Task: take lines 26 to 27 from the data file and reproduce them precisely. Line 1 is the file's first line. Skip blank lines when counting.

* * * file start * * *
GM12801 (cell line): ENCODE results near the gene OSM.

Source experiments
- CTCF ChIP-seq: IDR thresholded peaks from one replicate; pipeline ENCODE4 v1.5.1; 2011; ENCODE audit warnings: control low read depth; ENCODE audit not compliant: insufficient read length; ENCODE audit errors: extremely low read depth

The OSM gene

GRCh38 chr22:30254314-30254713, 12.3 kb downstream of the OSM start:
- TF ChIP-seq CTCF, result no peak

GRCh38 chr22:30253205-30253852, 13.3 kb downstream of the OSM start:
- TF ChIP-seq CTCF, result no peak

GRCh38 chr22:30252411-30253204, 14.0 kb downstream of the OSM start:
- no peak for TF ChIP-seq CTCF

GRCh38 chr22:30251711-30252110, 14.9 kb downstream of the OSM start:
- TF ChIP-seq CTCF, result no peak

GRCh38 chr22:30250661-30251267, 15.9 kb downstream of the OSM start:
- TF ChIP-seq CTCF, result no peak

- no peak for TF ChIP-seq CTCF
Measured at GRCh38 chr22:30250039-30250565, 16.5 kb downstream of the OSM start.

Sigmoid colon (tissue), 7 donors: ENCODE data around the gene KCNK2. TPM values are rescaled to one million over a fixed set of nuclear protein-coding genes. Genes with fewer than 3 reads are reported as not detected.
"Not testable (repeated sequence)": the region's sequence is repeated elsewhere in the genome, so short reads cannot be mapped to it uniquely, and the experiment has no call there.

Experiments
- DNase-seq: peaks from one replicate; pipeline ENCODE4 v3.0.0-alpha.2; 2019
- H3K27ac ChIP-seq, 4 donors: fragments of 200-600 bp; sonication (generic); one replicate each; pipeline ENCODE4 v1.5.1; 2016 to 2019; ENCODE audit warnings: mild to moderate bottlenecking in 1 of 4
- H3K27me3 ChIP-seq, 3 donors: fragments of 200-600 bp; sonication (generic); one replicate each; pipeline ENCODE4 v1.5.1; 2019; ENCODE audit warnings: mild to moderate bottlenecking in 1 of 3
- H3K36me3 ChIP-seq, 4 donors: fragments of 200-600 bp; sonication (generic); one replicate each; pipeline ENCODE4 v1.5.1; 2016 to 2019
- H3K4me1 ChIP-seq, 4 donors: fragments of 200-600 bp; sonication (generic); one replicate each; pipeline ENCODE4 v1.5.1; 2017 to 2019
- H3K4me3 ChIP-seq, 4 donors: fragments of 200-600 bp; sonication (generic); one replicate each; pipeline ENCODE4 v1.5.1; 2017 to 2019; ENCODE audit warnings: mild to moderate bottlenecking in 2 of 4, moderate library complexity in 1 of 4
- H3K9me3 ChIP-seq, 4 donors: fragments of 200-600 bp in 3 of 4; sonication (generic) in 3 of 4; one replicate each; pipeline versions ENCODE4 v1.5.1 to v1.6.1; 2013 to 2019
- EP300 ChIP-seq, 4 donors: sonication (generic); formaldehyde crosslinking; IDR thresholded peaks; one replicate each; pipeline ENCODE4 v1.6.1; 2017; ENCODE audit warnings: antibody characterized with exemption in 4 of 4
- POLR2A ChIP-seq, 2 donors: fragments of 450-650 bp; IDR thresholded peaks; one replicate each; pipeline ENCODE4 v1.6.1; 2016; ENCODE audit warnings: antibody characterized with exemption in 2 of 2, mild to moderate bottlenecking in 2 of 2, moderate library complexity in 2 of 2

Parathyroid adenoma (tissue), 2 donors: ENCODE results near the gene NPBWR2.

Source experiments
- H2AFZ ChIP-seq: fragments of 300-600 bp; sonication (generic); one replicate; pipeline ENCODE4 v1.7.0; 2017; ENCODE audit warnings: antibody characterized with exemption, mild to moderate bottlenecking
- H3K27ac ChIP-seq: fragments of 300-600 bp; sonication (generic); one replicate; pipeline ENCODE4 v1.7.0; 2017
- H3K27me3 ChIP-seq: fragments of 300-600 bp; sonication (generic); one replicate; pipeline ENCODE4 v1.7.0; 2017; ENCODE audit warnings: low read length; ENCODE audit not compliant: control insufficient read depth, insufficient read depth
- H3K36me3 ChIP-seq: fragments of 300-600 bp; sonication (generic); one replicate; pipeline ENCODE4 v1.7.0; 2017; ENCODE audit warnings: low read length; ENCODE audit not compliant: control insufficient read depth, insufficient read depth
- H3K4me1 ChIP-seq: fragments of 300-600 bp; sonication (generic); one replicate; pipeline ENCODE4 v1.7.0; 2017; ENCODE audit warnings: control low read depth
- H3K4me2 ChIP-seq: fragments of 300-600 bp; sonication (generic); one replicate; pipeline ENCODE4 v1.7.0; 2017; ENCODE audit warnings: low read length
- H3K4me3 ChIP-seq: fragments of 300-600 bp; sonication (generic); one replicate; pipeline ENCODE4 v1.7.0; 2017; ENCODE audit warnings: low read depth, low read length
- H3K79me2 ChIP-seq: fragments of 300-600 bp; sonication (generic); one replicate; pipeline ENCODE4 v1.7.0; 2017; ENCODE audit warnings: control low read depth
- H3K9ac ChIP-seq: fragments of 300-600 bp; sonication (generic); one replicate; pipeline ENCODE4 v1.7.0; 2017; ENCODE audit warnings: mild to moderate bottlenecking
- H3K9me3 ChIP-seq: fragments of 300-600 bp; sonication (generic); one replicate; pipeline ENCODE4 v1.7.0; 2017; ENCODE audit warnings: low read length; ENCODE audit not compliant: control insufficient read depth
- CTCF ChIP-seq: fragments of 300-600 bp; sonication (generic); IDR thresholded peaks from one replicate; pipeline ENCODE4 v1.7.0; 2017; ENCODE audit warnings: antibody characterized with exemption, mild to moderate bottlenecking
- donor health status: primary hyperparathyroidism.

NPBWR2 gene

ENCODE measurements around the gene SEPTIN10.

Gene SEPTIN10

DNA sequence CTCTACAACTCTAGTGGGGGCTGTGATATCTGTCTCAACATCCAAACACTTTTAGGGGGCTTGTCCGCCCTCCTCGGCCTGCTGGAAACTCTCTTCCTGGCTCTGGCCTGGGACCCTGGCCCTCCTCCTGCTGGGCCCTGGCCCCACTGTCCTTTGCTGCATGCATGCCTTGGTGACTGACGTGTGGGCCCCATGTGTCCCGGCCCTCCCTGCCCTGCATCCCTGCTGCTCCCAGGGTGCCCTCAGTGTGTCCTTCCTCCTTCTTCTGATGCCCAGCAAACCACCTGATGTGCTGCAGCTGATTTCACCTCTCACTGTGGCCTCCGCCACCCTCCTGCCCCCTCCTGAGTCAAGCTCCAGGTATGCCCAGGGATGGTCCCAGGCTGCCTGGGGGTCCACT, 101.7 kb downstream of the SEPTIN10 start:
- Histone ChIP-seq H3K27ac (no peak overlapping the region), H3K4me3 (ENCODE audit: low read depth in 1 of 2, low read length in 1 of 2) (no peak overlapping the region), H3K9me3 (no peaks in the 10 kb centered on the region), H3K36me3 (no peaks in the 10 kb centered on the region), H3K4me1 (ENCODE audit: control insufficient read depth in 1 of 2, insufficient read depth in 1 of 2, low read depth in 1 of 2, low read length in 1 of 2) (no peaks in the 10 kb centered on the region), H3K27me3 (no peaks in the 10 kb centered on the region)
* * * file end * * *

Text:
- H3K9me3 ChIP-seq, 4 donors: fragments of 200-600 bp in 3 of 4; sonication (generic) in 3 of 4; one replicate each; pipeline versions ENCODE4 v1.5.1 to v1.6.1; 2013 to 2019
- EP300 ChIP-seq, 4 donors: sonication (generic); formaldehyde crosslinking; IDR thresholded peaks; one replicate each; pipeline ENCODE4 v1.6.1; 2017; ENCODE audit warnings: antibody characterized with exemption in 4 of 4